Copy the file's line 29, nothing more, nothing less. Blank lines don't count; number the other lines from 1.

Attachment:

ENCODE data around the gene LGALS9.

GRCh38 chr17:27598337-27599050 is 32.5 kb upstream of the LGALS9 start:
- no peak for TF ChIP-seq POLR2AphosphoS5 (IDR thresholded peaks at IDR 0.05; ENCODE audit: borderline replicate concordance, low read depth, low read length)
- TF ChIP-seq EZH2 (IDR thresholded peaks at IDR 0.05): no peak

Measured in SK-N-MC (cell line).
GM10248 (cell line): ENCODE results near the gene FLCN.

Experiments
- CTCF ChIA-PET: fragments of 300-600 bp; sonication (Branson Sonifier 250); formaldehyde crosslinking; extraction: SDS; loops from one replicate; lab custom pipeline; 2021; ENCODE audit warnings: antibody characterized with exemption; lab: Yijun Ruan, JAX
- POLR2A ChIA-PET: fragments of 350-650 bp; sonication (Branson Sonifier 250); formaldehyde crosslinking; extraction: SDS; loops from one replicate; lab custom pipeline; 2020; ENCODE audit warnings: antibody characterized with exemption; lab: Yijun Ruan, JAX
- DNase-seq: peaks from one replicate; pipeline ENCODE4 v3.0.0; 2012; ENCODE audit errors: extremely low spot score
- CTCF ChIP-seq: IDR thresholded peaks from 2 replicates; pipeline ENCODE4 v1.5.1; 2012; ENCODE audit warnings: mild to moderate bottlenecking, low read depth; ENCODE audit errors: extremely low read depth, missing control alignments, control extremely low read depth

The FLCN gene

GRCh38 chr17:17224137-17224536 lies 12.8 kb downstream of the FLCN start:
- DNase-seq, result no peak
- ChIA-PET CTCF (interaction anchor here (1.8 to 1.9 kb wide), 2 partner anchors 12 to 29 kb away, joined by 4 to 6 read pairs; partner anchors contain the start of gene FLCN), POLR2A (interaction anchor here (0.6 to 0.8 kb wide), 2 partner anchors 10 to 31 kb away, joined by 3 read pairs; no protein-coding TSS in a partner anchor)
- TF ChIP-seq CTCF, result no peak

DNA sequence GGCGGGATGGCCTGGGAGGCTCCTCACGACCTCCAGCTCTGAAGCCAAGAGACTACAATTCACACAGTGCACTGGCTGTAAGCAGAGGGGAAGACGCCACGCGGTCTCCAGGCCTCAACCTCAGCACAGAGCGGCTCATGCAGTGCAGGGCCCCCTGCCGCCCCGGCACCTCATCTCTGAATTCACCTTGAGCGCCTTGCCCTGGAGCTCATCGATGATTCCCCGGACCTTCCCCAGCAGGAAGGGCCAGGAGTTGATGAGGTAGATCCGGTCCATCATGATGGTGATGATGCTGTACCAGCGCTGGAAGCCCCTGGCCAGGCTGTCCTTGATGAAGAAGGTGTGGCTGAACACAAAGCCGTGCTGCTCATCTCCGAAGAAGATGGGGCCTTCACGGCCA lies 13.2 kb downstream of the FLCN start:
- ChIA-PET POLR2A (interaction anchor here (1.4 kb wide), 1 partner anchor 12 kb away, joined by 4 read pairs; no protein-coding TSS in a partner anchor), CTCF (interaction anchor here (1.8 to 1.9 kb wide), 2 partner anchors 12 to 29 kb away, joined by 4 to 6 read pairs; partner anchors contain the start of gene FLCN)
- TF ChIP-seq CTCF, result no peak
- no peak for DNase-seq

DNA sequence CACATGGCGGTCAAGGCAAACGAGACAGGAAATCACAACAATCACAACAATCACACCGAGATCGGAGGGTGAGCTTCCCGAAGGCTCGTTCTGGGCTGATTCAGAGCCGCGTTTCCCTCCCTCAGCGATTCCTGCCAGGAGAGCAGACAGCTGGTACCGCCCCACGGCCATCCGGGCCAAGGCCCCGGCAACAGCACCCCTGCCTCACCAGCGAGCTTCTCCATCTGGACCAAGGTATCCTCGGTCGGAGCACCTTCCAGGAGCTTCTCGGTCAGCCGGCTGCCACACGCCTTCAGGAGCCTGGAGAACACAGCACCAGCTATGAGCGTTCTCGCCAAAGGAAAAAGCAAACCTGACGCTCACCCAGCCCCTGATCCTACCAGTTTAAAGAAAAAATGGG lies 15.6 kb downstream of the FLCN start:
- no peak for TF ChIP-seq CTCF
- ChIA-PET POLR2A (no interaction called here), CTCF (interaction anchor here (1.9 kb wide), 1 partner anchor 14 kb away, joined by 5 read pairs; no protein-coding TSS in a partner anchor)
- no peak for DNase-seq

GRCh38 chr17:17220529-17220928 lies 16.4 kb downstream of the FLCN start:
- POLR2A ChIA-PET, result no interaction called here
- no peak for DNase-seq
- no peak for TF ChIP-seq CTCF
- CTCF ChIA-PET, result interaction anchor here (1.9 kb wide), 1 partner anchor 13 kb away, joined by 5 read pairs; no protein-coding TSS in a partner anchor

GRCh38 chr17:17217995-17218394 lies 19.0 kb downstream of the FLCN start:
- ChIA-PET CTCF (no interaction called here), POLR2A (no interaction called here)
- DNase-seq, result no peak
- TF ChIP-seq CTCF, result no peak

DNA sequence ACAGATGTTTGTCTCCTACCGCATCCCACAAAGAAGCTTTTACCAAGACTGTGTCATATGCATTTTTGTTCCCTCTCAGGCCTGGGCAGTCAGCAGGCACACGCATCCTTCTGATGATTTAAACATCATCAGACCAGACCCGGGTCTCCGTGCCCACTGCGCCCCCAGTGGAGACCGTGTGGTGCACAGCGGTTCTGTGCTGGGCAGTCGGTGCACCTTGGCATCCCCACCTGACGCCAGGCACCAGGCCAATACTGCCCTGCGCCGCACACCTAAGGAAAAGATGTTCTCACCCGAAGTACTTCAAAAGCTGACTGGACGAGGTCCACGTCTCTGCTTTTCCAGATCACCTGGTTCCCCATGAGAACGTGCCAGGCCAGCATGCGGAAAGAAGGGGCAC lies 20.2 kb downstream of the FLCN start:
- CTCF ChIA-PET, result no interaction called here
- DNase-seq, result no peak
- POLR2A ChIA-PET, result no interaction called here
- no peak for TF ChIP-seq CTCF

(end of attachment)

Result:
- CTCF ChIA-PET, result interaction anchor here (1.9 kb wide), 1 partner anchor 13 kb away, joined by 5 read pairs; no protein-coding TSS in a partner anchor